Diversity Woman Magazine

FALL 2013

Leadership and Executive Development for women of all races, cultures and backgrounds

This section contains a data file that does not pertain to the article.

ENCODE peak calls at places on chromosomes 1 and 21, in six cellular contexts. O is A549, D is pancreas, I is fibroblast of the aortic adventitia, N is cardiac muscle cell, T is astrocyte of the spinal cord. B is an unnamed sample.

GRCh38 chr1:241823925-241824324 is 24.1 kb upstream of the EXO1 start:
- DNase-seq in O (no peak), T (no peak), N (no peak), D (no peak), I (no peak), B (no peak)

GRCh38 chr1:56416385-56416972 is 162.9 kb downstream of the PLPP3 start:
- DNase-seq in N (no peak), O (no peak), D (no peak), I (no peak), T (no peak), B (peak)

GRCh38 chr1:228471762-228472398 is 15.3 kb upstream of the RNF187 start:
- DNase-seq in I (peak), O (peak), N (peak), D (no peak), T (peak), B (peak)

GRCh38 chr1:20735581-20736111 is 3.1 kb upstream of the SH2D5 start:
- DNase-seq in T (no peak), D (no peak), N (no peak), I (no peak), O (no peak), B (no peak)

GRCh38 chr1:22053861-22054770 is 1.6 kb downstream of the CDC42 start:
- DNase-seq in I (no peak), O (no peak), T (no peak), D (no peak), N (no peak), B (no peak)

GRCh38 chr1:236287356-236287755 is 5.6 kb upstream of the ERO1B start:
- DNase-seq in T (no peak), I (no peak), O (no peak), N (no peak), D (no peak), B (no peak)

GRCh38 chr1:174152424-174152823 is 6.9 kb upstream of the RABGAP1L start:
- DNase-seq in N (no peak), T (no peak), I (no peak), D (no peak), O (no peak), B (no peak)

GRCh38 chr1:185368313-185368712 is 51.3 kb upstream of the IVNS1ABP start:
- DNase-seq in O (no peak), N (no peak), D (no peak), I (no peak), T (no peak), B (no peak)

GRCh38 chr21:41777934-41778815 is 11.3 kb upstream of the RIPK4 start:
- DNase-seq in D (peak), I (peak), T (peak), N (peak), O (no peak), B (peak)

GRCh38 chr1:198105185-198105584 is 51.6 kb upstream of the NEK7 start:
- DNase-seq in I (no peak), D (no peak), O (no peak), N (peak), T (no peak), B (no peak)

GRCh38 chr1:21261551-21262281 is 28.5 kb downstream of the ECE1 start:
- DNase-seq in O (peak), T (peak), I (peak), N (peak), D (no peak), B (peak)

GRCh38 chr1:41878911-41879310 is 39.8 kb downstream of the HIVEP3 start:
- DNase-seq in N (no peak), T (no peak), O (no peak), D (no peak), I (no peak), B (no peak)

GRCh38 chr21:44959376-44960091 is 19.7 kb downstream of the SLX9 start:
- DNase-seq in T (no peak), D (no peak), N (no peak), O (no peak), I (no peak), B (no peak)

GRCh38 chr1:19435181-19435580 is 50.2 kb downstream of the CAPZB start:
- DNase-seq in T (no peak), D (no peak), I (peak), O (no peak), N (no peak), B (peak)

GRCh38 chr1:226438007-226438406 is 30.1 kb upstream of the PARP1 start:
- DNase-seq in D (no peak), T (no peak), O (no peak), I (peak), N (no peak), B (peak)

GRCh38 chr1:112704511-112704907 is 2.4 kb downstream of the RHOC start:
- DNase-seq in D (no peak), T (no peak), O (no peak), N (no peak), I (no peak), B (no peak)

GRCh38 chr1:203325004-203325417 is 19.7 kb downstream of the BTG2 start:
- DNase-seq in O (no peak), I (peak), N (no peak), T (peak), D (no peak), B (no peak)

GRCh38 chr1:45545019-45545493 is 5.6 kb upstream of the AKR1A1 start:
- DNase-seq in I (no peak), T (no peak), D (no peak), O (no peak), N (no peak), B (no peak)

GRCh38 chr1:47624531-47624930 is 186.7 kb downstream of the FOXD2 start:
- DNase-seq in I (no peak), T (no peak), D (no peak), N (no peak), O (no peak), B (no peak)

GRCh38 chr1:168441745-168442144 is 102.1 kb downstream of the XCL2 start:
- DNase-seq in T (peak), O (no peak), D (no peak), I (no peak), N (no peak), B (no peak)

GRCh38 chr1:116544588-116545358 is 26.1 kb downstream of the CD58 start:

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> view. She's been telecommuting for several years from her home in Reston, Virginia, and loves it. She has three children and works part-time around their schedules to accommodate her workload and their needs. A self-proclaimed workaholic, she wakes up at 5:00 a.m., works until her kids rise a few hours later, peppers in meetings at convenient times throughout the day, and then goes back to work when her kids fall asleep. As a mom, she can't imagine it any other way. Debate in the Media Te vast diference between Swiontoniowski's and Silvers's opinions and experiences sheds a light on the ferce debate over telecommuting. While some people fnd telecommuting liberating and in line with fexible arrangements (especially when it comes to children), others see trouble in the lack of structure, personally and professionally. Tis conversation made international headlines in early 2013 when a confdential internal memo from the Yahoo! human resources department detailed a new policy: as of June 1, 2013, all Yahoo! employees would be required to work from a company offce. Te backlash to this directive was intense on both sides. Yahoo! CEO Marissa Mayer, at that time a pregnant 30-something, received strong ribbing from the press and other business leaders. Sir Richard Branson tweeted that he was "perplexed" by the policy change. "Give people the freedom of where to work and they will excel," he wrote. Mayer was called unsavory things in the media, and the backlash from working moms was intense. "My frst thought was, 'You have to be kidding me,'" says Sara Sutton Fell, a working mom and CEO of FlexJobs, a subscription job-hunting service for telecommuting positions. "I was really, really surprised that a leading technology company was essentially going back to the old days, especially 36 D IV ERSI TY W OMAN Fa ll 2013 vs. after giving employees iPhone 5s." She is referring to news that in 2012, Mayer and her team gave each employee an all-expensepaid smartphone (iPhone or other brand). "What do you think they need that phone for—to reach them in the ofce?" Sutton Fell rhetorically asks. "No, it's so you can reach them out of the ofce, which is working remotely or telecommuting. Tey [Mayer and Yahoo!] don't want to give any credit to that fact, which is very maddening to me." Not all business owners agree with Sutton Fell's sentiments. Debbie Madden is CEO of Cyrus Innovation, a software consulting frm based in New York City. Only a few weeks after the confdential Yahoo! memo was leaked, she penned a Hufngton Post piece under the title "Why I Agree with Marissa Mayer." In the article, Madden argued that the debate was "not about individual productivity; it's about company productivity. And collaboration is key to fostering innovation." Is Collaboration an Issue? Talking over the phone several months after the release of her Hufngton Post piece, Madden stands by her opinion, especially on the topic of collaboration. Her frm, she says, thrives most when employees are in the ofce, because people can talk with one another in person and collaborate more effectively than if chatting over the phone. Exceptions are made when a stafer needs to be home to let in the cable guy or pick up children early from school, but on the whole, her employees are required to work from the ofce. Sutton Fell argues that telecommuting is an excellent option for any role, even if collaboration is involved. "I challenge business owners to talk with their teams about what d i v e r s i ty w oma n.com THINKSTOCKPHOTOS.COM We Mean Business

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